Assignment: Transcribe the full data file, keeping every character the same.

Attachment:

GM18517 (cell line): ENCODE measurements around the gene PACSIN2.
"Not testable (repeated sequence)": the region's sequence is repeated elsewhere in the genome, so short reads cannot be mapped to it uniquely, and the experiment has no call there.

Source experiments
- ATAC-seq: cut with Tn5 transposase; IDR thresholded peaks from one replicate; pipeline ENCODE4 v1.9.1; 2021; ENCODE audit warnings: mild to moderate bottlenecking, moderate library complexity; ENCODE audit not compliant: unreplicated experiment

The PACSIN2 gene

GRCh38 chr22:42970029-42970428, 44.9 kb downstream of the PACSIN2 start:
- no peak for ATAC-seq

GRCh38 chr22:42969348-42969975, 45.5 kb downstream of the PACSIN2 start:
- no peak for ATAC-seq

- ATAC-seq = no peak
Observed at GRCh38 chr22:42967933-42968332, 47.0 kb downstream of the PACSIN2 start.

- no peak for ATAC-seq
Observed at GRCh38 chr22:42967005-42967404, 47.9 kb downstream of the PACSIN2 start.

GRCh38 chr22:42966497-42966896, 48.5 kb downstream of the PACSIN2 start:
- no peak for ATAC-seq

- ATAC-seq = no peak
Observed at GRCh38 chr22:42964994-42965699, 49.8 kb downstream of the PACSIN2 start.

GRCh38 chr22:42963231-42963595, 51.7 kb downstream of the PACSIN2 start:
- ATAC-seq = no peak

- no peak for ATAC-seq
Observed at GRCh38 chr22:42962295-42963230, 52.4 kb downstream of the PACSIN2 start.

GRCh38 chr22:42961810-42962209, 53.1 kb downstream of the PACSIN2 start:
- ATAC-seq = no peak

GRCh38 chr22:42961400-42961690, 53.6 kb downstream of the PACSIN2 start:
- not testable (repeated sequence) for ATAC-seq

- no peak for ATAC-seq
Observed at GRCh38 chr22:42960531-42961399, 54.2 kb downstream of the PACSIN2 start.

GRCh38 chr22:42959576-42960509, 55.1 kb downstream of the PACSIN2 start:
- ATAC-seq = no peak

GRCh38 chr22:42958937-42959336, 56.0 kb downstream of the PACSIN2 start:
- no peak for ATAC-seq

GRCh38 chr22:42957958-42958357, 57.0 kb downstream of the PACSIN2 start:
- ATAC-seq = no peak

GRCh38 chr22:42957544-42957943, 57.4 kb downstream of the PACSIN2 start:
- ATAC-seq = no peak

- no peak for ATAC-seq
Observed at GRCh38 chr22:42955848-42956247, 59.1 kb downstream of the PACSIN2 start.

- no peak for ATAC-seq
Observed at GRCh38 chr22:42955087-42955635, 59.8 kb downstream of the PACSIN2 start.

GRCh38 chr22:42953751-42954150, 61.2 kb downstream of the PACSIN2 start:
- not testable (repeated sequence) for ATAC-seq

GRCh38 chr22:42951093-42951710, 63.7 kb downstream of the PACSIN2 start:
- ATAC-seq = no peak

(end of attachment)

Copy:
GM18517 (cell line): ENCODE measurements around the gene PACSIN2.
"Not testable (repeated sequence)": the region's sequence is repeated elsewhere in the genome, so short reads cannot be mapped to it uniquely, and the experiment has no call there.

Source experiments
- ATAC-seq: cut with Tn5 transposase; IDR thresholded peaks from one replicate; pipeline ENCODE4 v1.9.1; 2021; ENCODE audit warnings: mild to moderate bottlenecking, moderate library complexity; ENCODE audit not compliant: unreplicated experiment

The PACSIN2 gene

GRCh38 chr22:42970029-42970428, 44.9 kb downstream of the PACSIN2 start:
- no peak for ATAC-seq

GRCh38 chr22:42969348-42969975, 45.5 kb downstream of the PACSIN2 start:
- no peak for ATAC-seq

- ATAC-seq = no peak
Observed at GRCh38 chr22:42967933-42968332, 47.0 kb downstream of the PACSIN2 start.

- no peak for ATAC-seq
Observed at GRCh38 chr22:42967005-42967404, 47.9 kb downstream of the PACSIN2 start.

GRCh38 chr22:42966497-42966896, 48.5 kb downstream of the PACSIN2 start:
- no peak for ATAC-seq

- ATAC-seq = no peak
Observed at GRCh38 chr22:42964994-42965699, 49.8 kb downstream of the PACSIN2 start.

GRCh38 chr22:42963231-42963595, 51.7 kb downstream of the PACSIN2 start:
- ATAC-seq = no peak

- no peak for ATAC-seq
Observed at GRCh38 chr22:42962295-42963230, 52.4 kb downstream of the PACSIN2 start.

GRCh38 chr22:42961810-42962209, 53.1 kb downstream of the PACSIN2 start:
- ATAC-seq = no peak

GRCh38 chr22:42961400-42961690, 53.6 kb downstream of the PACSIN2 start:
- not testable (repeated sequence) for ATAC-seq

- no peak for ATAC-seq
Observed at GRCh38 chr22:42960531-42961399, 54.2 kb downstream of the PACSIN2 start.

GRCh38 chr22:42959576-42960509, 55.1 kb downstream of the PACSIN2 start:
- ATAC-seq = no peak

GRCh38 chr22:42958937-42959336, 56.0 kb downstream of the PACSIN2 start:
- no peak for ATAC-seq

GRCh38 chr22:42957958-42958357, 57.0 kb downstream of the PACSIN2 start:
- ATAC-seq = no peak

GRCh38 chr22:42957544-42957943, 57.4 kb downstream of the PACSIN2 start:
- ATAC-seq = no peak

- no peak for ATAC-seq
Observed at GRCh38 chr22:42955848-42956247, 59.1 kb downstream of the PACSIN2 start.

- no peak for ATAC-seq
Observed at GRCh38 chr22:42955087-42955635, 59.8 kb downstream of the PACSIN2 start.

GRCh38 chr22:42953751-42954150, 61.2 kb downstream of the PACSIN2 start:
- not testable (repeated sequence) for ATAC-seq

GRCh38 chr22:42951093-42951710, 63.7 kb downstream of the PACSIN2 start:
- ATAC-seq = no peak